EngageMedia on June 8 launched a new research report presenting an overview of the current challenges to digital safety and internet freedom in select Asia-Pacific countries.
The report, titled “Through The Looking Glass: Digital Safety and Internet Freedom in South and Southeast Asia”, was produced by EngageMedia in partnership with the Oxen Privacy Tech Foundation (OPTF) as part of the Greater Internet Freedom Program.
The report synthesises findings from research produced by the following country partners:
The RightsCon session on “Unpacking the state of digital safety and internet freedom in the Asia Pacific region” featured the launch of a new report produced by EngageMedia in partnership with the Oxen Privacy Tech Foundation (OPTF) and six country partners. Pictured at the panel discussion are (from top left) Vino Lucero (EngageMedia), Harindrini Corea (Hashtag Generation), Sarah Torres (Out of the Box), Santosh Sigdel (Digital Rights Nepal), and Sam De Silva (OPTF).
Common digital safety challenges across the region
Representatives from some of the country partners who contributed to the report presented key highlights from their research during a RightsCon 2022 session on “Unpacking the state of digital safety and internet freedom in the Asia Pacific region”. Attending the panel discussion were Harindrini Corea, legal officer of Hashtag Generation; Santosh Sigdel, chairperson of Digital Rights Nepal; Sarah Torres, co-founder of Out of the Box; and Sam de Silva, engagement advisor of the OPTF. EngageMedia Project and Communications Manager Vino Lucero moderated the event.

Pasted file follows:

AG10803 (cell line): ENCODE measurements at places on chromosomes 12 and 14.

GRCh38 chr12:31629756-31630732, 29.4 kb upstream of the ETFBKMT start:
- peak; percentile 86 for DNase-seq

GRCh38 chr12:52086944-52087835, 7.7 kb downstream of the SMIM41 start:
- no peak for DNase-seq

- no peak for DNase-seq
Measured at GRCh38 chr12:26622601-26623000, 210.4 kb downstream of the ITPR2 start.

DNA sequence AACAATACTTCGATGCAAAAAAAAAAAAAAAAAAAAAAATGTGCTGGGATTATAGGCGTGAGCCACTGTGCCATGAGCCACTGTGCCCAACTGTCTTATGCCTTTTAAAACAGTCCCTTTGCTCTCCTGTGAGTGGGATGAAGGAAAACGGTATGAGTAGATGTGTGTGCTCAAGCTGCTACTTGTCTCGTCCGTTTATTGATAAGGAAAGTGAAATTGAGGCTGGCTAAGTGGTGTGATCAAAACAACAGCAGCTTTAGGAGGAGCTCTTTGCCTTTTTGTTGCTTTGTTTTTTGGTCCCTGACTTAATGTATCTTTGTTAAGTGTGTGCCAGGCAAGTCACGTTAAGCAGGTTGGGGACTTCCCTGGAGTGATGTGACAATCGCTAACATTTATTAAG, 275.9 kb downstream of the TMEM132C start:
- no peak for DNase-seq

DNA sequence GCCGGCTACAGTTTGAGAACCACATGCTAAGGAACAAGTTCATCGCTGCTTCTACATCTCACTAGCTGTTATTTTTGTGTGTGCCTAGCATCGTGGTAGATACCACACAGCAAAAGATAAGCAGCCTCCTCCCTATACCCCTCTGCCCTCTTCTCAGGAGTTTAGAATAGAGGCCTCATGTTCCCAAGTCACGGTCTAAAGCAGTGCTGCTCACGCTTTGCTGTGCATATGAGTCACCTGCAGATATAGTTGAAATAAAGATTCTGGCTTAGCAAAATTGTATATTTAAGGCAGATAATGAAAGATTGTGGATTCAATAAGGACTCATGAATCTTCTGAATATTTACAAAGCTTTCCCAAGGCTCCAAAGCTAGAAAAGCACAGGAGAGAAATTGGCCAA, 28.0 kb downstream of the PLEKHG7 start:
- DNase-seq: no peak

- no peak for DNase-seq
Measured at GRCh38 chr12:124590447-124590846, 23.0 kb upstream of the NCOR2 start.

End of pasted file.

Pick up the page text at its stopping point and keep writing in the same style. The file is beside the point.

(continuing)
The RightsCon panel session zeroed in on the digital threats and internet freedom challenges impacting the work of human rights defenders and members of at-risk communities in South and Southeast Asia.
While each country assessed in the report had different digital security challenges that were most concerning in their specific contexts, there were common themes that stood out in the research. De Silva noted the following common challenges: a significant skills and knowledge gap about digital safety among human rights defenders and at-risk communities; high levels of online harassment and hate speech levelled against them; the failure of cyber laws to protect human rights defenders against digital attacks; and the lack of policies from telecommunications companies that protect subscribers’ digital rights.
During the session, the panellists also discussed how the findings of the report can be translated into steps for further advocacy and action to strengthen digital safety among rights defenders. For De Silva, a good starting point would be to have a common language to define and discuss digital safety issues and internet freedom, as these terms may have different meanings in different contexts.
For his part, Lucero highlighted the need to improve digital security capacity-building. Both Torres and Corea said the localization of training programs and initiatives would be key, along with ensuring that participants would have ample opportunity to put digital skills into practice. Sigdel added that it was also crucial for civil society groups to first understand the digital security needs in their own contexts, so training initiatives would have greater impact.
The overall findings of the report provide an informed picture of the regional situation, with many human rights defenders and at-risk communities vulnerable to digital attacks. It also highlights spaces for further collaboration and advocacy to improve the digital safety situation in the region and strengthen the local internet freedom community.